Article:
Fallon, Debbie 2010, 'Accessing Emergency Contraception; the role of friends in the adolescent experience.' , Sociology Of Health & Illness, 32 (5) , pp. 677-694.
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This paper focuses on the findings of a qualitative study that explored adolescent experiences of accessing emergency hormonal contraception. It describes how anticipated judgements and associated feelings of embarrassment and shame were dealt with through friendship. The paper outlines how, contrary to the notion of the ‘mean girl’, friends assumed crucial supporting roles which included confidante, advisor, and motivator. In some cases this included physically accompanying hesitant friends to sexual health services. The narrative brought to light how friends often kept each other on the straight and narrow, providing a sharp contrast to the image of irresponsible or shameless adolescents. Being this friend was transformative, offering a kind of reform that allowed a shift from the perceived label of promiscuous risk taker to that of informal advisor and supporter. The study concluded that friends were instrumental in the successful negotiation of the powerful discourses of risk and responsibility in the health arena and that this example of female solidarity at a time of crisis potentially plays a key role in adolescent sexual health.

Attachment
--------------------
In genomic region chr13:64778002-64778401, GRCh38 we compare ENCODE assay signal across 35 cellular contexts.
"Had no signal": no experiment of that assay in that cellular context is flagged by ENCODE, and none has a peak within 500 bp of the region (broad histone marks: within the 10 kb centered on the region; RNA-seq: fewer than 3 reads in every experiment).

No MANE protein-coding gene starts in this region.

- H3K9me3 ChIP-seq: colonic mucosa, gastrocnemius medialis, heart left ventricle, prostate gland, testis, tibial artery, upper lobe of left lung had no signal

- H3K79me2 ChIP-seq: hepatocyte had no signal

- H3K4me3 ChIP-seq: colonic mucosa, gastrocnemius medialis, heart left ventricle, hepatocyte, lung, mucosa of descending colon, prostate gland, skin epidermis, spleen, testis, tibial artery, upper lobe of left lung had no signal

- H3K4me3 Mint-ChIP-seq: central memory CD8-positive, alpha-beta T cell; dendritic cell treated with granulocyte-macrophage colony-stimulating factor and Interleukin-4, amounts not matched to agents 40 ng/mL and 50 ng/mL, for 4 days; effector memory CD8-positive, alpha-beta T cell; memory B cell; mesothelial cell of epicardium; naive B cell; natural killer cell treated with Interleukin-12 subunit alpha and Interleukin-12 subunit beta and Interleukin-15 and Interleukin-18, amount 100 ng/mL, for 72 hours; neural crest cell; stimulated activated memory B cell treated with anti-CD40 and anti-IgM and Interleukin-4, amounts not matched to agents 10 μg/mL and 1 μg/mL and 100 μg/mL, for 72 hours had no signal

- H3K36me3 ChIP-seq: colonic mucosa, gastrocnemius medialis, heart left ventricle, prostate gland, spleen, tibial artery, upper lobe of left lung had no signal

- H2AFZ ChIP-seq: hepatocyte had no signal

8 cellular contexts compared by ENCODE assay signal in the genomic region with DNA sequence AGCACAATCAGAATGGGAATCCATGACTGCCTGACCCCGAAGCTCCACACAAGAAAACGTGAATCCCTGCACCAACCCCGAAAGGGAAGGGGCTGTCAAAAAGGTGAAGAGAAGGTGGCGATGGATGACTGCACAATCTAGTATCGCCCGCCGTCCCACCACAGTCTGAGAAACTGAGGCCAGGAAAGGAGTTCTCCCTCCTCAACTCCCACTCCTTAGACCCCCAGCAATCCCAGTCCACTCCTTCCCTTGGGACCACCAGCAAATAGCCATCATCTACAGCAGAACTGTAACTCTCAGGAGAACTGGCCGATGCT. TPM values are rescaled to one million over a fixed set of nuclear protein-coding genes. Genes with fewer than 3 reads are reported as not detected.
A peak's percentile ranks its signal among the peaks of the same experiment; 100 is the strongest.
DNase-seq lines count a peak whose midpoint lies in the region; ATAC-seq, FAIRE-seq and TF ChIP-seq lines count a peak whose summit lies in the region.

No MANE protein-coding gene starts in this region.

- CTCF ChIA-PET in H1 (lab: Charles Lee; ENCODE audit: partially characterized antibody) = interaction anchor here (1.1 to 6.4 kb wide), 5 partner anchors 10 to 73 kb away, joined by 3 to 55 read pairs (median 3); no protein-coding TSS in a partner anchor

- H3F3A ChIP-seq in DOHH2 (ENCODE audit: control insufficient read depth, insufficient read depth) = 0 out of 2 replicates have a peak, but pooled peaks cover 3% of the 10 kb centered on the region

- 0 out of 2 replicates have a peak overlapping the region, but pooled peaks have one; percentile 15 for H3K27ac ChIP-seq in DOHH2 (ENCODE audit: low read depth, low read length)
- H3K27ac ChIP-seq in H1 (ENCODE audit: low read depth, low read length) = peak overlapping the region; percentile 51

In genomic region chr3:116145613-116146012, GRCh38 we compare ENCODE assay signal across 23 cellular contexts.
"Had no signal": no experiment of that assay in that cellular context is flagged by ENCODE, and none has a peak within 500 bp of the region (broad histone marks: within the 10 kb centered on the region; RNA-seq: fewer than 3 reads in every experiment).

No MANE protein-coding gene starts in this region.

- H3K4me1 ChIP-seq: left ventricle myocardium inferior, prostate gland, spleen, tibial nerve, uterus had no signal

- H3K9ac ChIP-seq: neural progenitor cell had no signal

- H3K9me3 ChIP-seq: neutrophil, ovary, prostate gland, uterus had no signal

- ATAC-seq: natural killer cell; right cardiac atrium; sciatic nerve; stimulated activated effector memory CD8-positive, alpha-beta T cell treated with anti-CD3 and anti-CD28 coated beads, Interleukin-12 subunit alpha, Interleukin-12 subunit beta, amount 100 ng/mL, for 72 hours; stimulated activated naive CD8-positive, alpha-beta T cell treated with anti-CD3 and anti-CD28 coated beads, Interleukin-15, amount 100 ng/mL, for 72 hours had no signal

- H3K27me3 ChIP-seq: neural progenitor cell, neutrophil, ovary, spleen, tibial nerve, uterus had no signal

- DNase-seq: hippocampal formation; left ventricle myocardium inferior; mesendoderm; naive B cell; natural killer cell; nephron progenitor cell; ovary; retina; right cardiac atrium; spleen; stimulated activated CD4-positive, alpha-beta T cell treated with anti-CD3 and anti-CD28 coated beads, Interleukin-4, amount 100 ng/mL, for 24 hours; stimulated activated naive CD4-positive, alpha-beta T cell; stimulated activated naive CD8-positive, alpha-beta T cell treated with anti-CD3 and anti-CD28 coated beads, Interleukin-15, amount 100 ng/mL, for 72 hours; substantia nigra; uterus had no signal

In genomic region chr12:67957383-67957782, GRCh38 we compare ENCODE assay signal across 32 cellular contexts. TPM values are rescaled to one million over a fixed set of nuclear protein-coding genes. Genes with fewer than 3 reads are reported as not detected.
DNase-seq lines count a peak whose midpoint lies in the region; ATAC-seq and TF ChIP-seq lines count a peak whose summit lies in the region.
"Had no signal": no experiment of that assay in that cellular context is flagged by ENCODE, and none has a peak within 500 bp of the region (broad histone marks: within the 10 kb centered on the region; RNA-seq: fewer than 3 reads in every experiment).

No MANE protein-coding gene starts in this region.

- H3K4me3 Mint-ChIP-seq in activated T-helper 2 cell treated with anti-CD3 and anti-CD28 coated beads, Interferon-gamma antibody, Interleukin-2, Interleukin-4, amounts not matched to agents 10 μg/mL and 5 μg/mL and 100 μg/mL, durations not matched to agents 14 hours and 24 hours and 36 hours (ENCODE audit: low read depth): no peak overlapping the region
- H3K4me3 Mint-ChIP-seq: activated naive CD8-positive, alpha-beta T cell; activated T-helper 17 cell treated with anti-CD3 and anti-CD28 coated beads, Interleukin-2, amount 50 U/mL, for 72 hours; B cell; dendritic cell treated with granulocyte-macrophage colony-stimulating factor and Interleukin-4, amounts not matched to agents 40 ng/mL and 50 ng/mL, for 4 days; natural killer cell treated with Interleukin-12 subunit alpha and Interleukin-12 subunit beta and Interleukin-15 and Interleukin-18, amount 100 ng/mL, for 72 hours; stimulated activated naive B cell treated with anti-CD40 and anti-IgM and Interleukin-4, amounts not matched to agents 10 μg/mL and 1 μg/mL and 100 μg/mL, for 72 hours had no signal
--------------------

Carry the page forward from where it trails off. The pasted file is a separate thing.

|Uncontrolled Keywords:||adolescence, friendship, contraception|
|Themes:||Subjects / Themes > R Medicine > RT Nursing
Health and Wellbeing
|Schools:||Schools > School of Nursing, Midwifery, Social Work & Social Sciences > Centre for Nursing, Midwifery, Social Work & Social Sciences Research
Schools > School of Nursing, Midwifery, Social Work & Social Sciences
|Journal or Publication Title:||Sociology Of Health & Illness|
|Depositing User:||Institutional Repository|
|Date Deposited:||09 May 2011 11:41|
|Last Modified:||30 Nov 2015 23:45|
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